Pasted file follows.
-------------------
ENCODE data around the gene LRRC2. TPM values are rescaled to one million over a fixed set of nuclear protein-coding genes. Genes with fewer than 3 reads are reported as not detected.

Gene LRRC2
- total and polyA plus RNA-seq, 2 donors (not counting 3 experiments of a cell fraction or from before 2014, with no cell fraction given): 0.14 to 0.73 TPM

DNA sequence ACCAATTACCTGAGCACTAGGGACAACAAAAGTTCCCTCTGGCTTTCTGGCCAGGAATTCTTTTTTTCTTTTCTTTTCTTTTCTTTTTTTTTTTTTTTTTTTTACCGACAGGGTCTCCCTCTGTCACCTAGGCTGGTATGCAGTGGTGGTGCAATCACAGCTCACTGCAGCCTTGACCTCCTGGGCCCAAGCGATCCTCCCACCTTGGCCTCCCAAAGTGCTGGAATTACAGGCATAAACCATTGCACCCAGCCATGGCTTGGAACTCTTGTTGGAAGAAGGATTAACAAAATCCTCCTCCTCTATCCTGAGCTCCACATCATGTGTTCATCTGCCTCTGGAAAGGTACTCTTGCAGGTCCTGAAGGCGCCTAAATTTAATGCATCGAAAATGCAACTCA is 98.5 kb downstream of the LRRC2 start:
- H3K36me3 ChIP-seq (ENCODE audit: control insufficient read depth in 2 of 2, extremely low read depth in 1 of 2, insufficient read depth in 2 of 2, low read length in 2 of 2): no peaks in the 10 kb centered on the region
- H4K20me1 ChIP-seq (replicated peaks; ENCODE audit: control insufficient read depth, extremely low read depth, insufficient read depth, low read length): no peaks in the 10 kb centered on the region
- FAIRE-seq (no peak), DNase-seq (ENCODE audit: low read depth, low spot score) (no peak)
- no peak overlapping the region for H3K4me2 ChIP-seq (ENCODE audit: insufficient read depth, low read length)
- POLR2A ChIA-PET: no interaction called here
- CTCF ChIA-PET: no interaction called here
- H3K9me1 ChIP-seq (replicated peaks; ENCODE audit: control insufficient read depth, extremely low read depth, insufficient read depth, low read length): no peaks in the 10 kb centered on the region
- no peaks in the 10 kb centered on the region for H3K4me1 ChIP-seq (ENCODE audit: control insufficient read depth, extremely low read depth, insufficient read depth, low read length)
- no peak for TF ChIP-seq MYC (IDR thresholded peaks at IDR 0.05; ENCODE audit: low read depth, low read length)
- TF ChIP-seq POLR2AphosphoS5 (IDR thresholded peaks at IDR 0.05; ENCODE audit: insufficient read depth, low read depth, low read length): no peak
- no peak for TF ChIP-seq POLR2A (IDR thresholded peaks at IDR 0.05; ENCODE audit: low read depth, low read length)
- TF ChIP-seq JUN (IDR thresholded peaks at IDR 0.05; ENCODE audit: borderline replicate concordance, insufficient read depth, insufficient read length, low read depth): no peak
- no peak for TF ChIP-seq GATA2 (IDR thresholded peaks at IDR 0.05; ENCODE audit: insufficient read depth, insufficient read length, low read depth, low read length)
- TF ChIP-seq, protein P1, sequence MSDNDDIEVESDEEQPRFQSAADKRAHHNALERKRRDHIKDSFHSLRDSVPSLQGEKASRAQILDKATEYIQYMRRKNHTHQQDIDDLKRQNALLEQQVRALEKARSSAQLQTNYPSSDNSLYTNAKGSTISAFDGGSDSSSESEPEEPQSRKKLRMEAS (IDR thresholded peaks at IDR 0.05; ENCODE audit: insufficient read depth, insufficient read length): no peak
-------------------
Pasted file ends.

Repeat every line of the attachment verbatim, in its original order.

ENCODE data around the gene LRRC2. TPM values are rescaled to one million over a fixed set of nuclear protein-coding genes. Genes with fewer than 3 reads are reported as not detected.

Gene LRRC2
- total and polyA plus RNA-seq, 2 donors (not counting 3 experiments of a cell fraction or from before 2014, with no cell fraction given): 0.14 to 0.73 TPM

DNA sequence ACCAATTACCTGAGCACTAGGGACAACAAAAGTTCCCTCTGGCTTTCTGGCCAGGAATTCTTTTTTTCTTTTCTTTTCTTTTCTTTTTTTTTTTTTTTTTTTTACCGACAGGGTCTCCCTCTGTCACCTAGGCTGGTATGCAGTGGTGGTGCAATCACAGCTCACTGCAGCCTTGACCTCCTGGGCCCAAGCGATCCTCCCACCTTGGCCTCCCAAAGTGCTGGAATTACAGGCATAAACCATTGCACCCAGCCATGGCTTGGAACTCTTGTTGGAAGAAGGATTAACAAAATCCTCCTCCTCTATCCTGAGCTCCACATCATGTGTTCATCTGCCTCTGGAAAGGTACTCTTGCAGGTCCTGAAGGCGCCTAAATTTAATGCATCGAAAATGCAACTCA is 98.5 kb downstream of the LRRC2 start:
- H3K36me3 ChIP-seq (ENCODE audit: control insufficient read depth in 2 of 2, extremely low read depth in 1 of 2, insufficient read depth in 2 of 2, low read length in 2 of 2): no peaks in the 10 kb centered on the region
- H4K20me1 ChIP-seq (replicated peaks; ENCODE audit: control insufficient read depth, extremely low read depth, insufficient read depth, low read length): no peaks in the 10 kb centered on the region
- FAIRE-seq (no peak), DNase-seq (ENCODE audit: low read depth, low spot score) (no peak)
- no peak overlapping the region for H3K4me2 ChIP-seq (ENCODE audit: insufficient read depth, low read length)
- POLR2A ChIA-PET: no interaction called here
- CTCF ChIA-PET: no interaction called here
- H3K9me1 ChIP-seq (replicated peaks; ENCODE audit: control insufficient read depth, extremely low read depth, insufficient read depth, low read length): no peaks in the 10 kb centered on the region
- no peaks in the 10 kb centered on the region for H3K4me1 ChIP-seq (ENCODE audit: control insufficient read depth, extremely low read depth, insufficient read depth, low read length)
- no peak for TF ChIP-seq MYC (IDR thresholded peaks at IDR 0.05; ENCODE audit: low read depth, low read length)
- TF ChIP-seq POLR2AphosphoS5 (IDR thresholded peaks at IDR 0.05; ENCODE audit: insufficient read depth, low read depth, low read length): no peak
- no peak for TF ChIP-seq POLR2A (IDR thresholded peaks at IDR 0.05; ENCODE audit: low read depth, low read length)
- TF ChIP-seq JUN (IDR thresholded peaks at IDR 0.05; ENCODE audit: borderline replicate concordance, insufficient read depth, insufficient read length, low read depth): no peak
- no peak for TF ChIP-seq GATA2 (IDR thresholded peaks at IDR 0.05; ENCODE audit: insufficient read depth, insufficient read length, low read depth, low read length)
- TF ChIP-seq, protein P1, sequence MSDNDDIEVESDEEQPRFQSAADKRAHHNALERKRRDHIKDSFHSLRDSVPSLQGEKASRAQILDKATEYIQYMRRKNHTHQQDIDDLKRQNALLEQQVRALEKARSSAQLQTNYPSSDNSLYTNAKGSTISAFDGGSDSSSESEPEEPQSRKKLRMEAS (IDR thresholded peaks at IDR 0.05; ENCODE audit: insufficient read depth, insufficient read length): no peak